13. The Republic of Hawaii


After deposing it’s monarchy, the Pacific nation of Hawaii established a provisional government before declaring its self to be a republic 1894. Hawaii was annexed into the United States in 1898 and officially became a state in 1959.

There has been a great deal of controversy surrounding the U.S conduct regarding the overthrow of the Hawaiian monarchy. At first the U.S government refused to acknowledge the power change but later changed tack to support the revolutionaries. A number of armed American troops were landed at Hawaii, making it impossible for the Royalists to win back sovereignty of the island nation. The U.S government has issued a formal apology for interfering in what was an internal power struggle.

12. The Republic of Cospaia


When Pope Eugene IV sold a portion of the Papal State to Florence in 1440, the official papers accidentally left out a tiny portion of land. The inhabitants of this area were quick to declare independence as the Republic of Cospaia, a tiny hamlet state consisting of three square miles. Cospaia became a center for tobacco sales in Italy and earned a reputation as a smugglers state. It was invaded by Florence and Papal State in 1826.

11. The Republic of Indian Stream


Indian Stream was the smallest constitutional republic to have ever existed in North America. Named for one of it’s three rivers, Indian stream occupied a small territory between the U.S state of New Hampshire and the Canadian province of Quebec. It was home to around three hundred citizens under president Luther Parker and partially recognized as independent between 1832 and 1835.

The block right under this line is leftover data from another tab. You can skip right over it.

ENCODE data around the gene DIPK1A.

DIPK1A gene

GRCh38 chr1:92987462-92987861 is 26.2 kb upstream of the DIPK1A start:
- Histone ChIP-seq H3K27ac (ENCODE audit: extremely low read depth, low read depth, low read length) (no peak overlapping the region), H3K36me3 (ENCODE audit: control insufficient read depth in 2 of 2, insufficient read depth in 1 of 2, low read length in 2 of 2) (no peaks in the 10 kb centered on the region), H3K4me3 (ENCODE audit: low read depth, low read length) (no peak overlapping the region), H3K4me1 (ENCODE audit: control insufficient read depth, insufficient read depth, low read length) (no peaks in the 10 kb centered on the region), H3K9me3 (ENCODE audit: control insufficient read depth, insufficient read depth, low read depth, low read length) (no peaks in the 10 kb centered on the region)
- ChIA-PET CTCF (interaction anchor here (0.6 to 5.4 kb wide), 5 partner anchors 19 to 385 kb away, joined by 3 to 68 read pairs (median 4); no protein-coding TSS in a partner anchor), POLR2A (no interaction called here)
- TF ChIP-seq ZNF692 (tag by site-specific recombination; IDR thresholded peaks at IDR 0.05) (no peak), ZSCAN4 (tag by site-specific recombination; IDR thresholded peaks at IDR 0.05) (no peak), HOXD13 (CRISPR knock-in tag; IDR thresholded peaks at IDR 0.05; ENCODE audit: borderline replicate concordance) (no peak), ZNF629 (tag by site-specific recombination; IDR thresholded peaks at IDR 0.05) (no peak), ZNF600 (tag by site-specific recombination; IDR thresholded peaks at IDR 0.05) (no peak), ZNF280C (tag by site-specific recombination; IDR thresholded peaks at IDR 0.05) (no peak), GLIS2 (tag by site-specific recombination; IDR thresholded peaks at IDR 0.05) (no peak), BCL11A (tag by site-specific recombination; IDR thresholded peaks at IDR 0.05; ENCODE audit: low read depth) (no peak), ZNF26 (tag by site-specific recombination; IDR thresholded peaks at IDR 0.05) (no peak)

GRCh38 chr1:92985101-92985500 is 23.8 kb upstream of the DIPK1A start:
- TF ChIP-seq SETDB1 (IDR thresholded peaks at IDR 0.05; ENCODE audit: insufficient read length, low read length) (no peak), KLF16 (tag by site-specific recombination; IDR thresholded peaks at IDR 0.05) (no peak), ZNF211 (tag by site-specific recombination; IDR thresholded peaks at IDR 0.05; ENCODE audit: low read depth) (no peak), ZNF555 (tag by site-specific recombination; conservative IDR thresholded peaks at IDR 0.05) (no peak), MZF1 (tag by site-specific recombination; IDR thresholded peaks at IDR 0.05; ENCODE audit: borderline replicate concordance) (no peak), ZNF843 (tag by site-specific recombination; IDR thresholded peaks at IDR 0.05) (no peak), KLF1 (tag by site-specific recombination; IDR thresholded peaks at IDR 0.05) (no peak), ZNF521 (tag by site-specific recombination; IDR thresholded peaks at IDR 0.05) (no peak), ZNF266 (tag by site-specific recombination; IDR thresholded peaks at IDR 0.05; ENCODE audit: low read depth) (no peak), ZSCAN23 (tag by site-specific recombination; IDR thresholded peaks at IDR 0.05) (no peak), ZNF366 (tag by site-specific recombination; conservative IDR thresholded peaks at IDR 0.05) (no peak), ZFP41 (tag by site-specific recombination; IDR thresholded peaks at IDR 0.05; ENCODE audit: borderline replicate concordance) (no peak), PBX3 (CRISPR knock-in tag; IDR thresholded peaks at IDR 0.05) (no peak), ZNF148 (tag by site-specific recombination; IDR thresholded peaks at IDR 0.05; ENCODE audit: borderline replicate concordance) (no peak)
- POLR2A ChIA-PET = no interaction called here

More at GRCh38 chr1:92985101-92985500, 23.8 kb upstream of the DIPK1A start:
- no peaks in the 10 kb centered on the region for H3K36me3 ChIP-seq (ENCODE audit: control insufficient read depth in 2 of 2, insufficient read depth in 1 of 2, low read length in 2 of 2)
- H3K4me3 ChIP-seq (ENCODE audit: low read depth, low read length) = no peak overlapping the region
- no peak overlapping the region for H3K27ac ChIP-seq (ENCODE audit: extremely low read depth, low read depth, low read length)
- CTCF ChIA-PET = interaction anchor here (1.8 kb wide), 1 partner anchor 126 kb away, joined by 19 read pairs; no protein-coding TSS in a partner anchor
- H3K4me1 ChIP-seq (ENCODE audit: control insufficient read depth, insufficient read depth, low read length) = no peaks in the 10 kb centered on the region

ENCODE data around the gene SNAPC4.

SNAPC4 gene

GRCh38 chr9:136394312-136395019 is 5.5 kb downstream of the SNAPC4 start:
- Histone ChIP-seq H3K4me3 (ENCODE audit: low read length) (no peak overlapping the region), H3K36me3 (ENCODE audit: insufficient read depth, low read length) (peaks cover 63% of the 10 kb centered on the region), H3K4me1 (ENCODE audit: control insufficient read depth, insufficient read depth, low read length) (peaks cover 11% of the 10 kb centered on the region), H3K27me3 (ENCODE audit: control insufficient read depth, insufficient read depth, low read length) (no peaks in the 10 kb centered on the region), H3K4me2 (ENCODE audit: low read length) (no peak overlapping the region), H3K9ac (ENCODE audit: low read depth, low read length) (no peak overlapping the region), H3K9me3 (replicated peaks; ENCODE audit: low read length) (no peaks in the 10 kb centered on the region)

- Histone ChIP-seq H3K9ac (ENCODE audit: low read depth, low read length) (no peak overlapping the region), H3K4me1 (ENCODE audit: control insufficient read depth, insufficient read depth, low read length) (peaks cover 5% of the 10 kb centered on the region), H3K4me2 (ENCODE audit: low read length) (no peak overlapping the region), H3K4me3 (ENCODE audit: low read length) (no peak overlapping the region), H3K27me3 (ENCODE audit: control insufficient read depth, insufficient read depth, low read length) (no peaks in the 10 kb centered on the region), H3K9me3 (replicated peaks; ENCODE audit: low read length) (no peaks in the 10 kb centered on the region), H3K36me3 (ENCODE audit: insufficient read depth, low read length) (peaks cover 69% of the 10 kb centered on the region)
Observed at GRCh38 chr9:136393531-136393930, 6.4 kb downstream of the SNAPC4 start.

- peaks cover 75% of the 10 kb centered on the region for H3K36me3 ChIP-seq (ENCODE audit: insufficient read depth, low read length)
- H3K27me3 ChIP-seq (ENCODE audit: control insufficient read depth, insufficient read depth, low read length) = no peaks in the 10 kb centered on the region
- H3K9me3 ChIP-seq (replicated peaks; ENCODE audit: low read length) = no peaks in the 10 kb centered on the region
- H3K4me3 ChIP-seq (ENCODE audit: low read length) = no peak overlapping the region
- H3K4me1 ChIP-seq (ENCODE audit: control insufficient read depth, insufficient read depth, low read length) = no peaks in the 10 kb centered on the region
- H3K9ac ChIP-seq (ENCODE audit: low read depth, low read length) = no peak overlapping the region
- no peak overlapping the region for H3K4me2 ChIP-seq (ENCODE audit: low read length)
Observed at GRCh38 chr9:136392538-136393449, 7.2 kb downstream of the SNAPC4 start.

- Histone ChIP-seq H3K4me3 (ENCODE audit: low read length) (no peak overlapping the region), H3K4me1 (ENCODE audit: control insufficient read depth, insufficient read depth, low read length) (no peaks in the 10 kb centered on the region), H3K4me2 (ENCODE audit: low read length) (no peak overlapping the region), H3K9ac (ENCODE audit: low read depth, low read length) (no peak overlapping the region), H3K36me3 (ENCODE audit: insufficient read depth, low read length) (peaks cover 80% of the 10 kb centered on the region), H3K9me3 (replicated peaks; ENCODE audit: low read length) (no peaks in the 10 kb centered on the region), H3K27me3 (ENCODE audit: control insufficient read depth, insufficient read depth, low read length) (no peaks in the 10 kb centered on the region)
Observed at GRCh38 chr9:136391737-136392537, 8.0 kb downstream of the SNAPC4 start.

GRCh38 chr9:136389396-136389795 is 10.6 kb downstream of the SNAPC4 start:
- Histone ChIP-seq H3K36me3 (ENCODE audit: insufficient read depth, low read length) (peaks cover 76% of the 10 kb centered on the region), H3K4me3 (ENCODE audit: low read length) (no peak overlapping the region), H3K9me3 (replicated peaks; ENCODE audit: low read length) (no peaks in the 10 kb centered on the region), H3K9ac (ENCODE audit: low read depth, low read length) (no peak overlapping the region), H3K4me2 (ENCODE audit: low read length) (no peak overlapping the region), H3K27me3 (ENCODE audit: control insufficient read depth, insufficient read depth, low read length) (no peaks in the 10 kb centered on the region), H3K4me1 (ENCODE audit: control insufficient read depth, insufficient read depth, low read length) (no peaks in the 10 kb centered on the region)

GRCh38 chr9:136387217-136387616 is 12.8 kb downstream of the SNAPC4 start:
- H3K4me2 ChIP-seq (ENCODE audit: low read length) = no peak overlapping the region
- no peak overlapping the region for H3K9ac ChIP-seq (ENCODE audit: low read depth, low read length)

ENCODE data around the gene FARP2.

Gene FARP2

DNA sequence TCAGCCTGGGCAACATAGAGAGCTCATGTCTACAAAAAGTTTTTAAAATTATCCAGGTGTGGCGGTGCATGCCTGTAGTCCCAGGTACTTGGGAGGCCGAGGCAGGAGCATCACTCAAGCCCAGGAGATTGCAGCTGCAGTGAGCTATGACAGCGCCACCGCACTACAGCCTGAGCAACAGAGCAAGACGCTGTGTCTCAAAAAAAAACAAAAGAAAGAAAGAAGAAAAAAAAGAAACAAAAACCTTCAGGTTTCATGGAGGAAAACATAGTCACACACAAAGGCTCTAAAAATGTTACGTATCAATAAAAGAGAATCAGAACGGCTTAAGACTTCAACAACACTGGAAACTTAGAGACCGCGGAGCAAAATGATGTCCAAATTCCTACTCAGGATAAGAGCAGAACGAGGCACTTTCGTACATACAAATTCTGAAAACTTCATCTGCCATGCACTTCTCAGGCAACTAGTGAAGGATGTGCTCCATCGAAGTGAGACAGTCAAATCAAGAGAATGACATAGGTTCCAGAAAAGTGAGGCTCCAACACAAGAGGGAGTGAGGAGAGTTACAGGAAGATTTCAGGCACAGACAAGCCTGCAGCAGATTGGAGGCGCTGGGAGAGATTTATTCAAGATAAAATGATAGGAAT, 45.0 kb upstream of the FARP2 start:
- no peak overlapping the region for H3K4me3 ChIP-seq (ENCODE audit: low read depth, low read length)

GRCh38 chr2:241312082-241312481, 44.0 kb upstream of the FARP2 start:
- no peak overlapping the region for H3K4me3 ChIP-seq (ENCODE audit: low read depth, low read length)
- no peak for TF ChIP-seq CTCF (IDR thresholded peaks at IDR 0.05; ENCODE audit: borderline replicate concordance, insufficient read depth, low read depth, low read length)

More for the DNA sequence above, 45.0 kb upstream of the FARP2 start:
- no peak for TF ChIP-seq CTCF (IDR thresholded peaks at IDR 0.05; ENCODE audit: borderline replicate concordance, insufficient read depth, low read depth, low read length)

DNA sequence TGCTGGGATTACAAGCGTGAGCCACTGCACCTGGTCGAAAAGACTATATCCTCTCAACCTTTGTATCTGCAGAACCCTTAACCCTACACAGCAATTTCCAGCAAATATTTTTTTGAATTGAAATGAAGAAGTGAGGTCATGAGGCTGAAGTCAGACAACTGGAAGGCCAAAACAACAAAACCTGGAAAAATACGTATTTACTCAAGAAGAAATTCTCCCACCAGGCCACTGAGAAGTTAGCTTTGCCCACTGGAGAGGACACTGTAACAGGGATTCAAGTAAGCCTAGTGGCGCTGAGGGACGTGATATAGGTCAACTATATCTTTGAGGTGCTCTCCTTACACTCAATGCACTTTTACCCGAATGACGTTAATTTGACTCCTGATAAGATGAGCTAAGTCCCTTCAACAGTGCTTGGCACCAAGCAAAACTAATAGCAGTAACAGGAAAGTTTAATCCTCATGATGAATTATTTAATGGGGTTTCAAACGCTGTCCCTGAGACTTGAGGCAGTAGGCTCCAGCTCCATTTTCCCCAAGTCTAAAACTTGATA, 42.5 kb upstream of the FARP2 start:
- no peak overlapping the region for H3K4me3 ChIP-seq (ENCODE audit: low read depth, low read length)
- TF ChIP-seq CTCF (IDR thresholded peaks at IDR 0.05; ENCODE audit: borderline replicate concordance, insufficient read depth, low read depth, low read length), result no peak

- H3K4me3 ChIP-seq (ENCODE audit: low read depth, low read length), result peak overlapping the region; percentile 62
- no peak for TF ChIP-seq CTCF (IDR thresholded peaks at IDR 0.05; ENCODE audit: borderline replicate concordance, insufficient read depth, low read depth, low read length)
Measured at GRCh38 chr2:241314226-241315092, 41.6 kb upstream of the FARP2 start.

The jurisdictional problem of what the Americans called ‘the so called Indian Stream territory’ began with the Treaty of Paris which determined the boundary between Canada and the United States. The treaty defined this as being the most north-western head of the Connecticut River. The problem was that there were three tributaries of the river in the area, any one of which could have been the intended boundary. As a result, both the U.S and the British claimed the area to be their own.

The people of Indian Stream, or ‘streamers’, were remarkably brave. So brave in fact that they invited invasion by the British Empire by invading a nearby Quebec town. This international incident was precipitated by the arrest of a ‘streamer’ by a Canadian Sheriff. The ‘streamer’ had run up large debts in the nearby Canadian hardware store and was to be sentenced to a debtor’s prison. In response, the Indian Stream militia crossed the border to rescue him. Only the threat of invasion by the British caused the small republic see sense. In 1836 the Republic of Indian Stream relinquished its sovereignty to the U.S and became part of the state of New Hampshire.